21/01/16 “An Irishman, a Welshman, an Englishman and a Scotsman all walk into a bar…”

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When learning a second language the last thing you usually ‘get’ is the humour. The British sense of humour is notoriously unique and difficult to understand.  To help you on your learning journey here is a rough guide to British humour and a classic joke.

Vocabulary. Read and check you understand this before you read and listen to the article:

to get (something): to understand

flaws: imperfections, faults

humble: to have a modest of low opinion of oneself

awkward: causing difficulty

deadpan: impassive or expressionless

to spot: to notice

tongue in cheek: with ironic or playful intent

to spar: to disagree, differ

to spark: to initiate or start something

misfortune: unfortunate condition or event

gallows humour: ironic humour in a desperate situation


Laughing at ourselves

Contrary to the stereotypes we do not take ourselves too seriously. Our humour starts with our own flaws. We make light of our failures so as to appear more humble and approachable. There is no room for egos in British humour. Awkward encounters, clumsiness and embarrassing moments are all well-established self-deprecation material.

Was that a joke?

Sarcasm and irony are part of the  DNA of British humour. They are produced with world-class timing and nearly always with a deadpan delivery that will leave you wondering as to whether it was indeed a joke (or not?)

Sarcasm can be hard to spot in a new language and a new culture, and in Britain the usual clues of hyperbole or exaggeration and an overemphasis on adjectives are stressed even less, making it harder to pick up. Luckily, sarcasm is used so often in day-to-day life that you will soon be a natural at detecting it. Be sure to use the tone, context and non-verbal clues such as the proud smile that spreads across the speakers face (Brits struggle to hide their delight at a perfectly timed sarcastic comment) as a guide. Surrealism and word plays are also an integral part of British humour.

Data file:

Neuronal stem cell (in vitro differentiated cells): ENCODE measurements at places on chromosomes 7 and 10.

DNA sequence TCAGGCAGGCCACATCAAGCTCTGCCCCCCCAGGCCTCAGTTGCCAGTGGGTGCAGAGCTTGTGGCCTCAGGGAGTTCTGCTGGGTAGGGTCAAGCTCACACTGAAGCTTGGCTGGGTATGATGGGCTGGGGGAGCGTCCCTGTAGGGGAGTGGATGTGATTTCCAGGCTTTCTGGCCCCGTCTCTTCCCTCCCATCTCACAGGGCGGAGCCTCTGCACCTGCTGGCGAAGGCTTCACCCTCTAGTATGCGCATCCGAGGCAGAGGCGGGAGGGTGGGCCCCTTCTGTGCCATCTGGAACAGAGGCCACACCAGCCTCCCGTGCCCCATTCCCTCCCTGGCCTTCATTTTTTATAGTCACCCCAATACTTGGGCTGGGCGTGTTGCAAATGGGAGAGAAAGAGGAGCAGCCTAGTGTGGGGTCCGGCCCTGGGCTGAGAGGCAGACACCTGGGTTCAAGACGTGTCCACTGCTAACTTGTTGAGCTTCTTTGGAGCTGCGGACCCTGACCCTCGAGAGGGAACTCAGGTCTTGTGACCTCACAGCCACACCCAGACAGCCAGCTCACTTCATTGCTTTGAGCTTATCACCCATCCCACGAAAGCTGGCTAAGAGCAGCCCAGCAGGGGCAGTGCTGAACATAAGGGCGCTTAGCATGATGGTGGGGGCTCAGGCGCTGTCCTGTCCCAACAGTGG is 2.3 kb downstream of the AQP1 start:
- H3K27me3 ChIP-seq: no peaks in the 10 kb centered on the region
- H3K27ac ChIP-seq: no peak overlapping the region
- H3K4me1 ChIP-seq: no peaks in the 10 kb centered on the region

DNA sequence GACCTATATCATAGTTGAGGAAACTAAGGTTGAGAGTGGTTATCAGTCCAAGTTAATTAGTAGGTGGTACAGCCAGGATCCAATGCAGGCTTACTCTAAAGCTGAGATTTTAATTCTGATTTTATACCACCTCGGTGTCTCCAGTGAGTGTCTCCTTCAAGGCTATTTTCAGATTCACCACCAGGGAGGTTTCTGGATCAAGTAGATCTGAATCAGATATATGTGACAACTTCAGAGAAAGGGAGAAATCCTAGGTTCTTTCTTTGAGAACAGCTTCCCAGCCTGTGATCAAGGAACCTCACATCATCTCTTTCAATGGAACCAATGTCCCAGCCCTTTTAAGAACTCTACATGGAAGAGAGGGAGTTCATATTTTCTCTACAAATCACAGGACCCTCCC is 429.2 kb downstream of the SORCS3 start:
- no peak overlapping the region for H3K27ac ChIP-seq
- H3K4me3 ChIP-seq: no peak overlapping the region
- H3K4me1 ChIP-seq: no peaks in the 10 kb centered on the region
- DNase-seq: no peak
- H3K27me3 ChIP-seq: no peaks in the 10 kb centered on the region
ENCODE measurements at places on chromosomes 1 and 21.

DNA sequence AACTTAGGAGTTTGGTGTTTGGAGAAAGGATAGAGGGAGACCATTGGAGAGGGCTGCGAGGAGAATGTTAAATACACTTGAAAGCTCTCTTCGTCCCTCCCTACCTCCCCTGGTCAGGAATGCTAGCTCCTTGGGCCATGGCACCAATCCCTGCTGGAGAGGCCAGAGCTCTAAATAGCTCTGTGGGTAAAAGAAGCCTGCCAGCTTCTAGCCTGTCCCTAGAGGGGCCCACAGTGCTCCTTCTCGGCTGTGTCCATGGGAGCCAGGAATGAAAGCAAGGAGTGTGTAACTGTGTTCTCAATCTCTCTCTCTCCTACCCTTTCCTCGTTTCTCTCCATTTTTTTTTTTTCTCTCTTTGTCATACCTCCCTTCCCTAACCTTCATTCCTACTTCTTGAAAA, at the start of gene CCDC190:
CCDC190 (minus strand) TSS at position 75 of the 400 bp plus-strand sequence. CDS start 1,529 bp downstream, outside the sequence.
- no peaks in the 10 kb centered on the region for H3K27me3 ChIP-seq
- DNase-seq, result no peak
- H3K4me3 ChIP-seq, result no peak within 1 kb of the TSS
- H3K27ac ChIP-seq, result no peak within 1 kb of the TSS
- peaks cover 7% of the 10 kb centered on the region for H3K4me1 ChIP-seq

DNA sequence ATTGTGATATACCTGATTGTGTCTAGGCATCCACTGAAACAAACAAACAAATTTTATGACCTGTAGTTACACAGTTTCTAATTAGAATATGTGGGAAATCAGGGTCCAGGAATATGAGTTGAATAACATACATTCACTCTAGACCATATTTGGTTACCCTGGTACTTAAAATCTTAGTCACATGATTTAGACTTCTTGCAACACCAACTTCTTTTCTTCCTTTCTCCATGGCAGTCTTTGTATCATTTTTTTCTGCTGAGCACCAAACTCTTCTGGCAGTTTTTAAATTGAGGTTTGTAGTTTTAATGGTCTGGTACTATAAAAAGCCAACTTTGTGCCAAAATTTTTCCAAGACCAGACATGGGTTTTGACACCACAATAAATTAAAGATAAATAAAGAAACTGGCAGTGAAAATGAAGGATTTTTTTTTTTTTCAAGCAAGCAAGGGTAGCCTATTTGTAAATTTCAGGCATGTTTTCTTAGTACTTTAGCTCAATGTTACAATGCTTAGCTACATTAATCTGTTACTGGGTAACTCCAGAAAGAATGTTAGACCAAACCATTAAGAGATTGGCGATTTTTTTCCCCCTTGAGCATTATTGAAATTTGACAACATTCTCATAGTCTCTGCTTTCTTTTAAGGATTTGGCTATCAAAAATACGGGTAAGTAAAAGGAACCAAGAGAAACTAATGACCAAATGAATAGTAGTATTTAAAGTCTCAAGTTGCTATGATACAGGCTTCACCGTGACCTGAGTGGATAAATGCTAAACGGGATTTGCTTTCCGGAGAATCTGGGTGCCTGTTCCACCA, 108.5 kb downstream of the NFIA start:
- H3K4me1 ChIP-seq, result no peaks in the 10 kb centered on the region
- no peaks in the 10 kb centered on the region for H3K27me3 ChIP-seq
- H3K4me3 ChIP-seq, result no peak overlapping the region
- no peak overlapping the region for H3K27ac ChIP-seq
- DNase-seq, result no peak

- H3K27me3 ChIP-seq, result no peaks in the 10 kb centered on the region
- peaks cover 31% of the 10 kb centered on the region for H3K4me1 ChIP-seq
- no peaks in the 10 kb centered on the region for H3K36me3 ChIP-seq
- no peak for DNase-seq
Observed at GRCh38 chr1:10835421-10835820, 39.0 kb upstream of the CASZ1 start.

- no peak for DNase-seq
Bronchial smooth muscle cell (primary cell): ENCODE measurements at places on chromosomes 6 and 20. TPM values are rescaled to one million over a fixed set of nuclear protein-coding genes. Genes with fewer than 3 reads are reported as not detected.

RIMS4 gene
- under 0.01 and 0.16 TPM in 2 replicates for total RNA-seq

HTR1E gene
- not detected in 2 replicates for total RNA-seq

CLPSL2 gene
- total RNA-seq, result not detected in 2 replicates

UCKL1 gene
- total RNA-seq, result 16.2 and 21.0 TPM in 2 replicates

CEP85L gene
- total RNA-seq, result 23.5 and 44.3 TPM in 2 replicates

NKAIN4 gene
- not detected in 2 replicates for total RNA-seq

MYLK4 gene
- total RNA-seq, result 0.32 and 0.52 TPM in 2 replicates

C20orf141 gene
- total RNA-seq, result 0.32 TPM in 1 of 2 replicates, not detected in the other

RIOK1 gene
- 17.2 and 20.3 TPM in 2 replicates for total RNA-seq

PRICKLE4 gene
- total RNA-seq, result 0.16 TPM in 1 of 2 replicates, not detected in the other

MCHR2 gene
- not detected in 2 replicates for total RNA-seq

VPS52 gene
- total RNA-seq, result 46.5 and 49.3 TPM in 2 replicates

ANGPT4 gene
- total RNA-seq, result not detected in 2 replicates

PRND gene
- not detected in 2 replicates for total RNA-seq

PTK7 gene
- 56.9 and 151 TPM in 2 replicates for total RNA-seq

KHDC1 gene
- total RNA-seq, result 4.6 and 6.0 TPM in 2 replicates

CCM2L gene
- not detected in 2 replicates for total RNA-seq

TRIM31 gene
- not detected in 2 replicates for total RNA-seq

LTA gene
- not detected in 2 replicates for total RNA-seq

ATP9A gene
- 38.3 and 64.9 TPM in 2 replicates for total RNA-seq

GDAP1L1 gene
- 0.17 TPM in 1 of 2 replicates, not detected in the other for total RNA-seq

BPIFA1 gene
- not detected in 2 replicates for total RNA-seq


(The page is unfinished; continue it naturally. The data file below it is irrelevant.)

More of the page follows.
Don’t always take what we say seriously

Brits are famous for being very, very polite, but a clear sign that a Brit likes you is if they happily ‘offend’ you with the occasional witty, tongue-in-cheek comment. These are not mean-spirited statements, but rather a playful exchange of verbal sparring delivered with a smiling face and no apology. It can be used to make light of differences with new friends in an attempt to spark conversation.

Brits find humour in almost everything

Brits use humour to lighten even the most unfortunate, miserable moments. There are few subjects we don’t joke about.  It’s not used to shock and offend but rather because Brits turn to laughter as a form of medicine when life knocks them and those around them down. Misfortune and failure are commonplace in British comedy – provided the jokes are in good taste (although ‘gallows humour’ is not uncommon). In most cultures, there is a time and place for humour. In Britain, this is not the case. We will happily make sick jokes about the Royal Family and laugh at death.

And finally…  “An Irishman, a Welshman, an Englishman and a Scotsman all walk into a bar. The barman says: “Is this some sort of a joke?”

By ECP coach John Hird  (inspired by this article)

“Let’s chat about that!”

  • Do you understand British humour?
  • What are the main differences between your humour and British humour?
  • What do you find funny?
  • What are your favourite comedy shows and who are your favourite comedians? 
  • Is there anything you would NOT make a joke about?

Write your answers and send them by email to your ECP coach. Why not record your voice too? Listen to yourself speak and identify what you have to improve on 🙂


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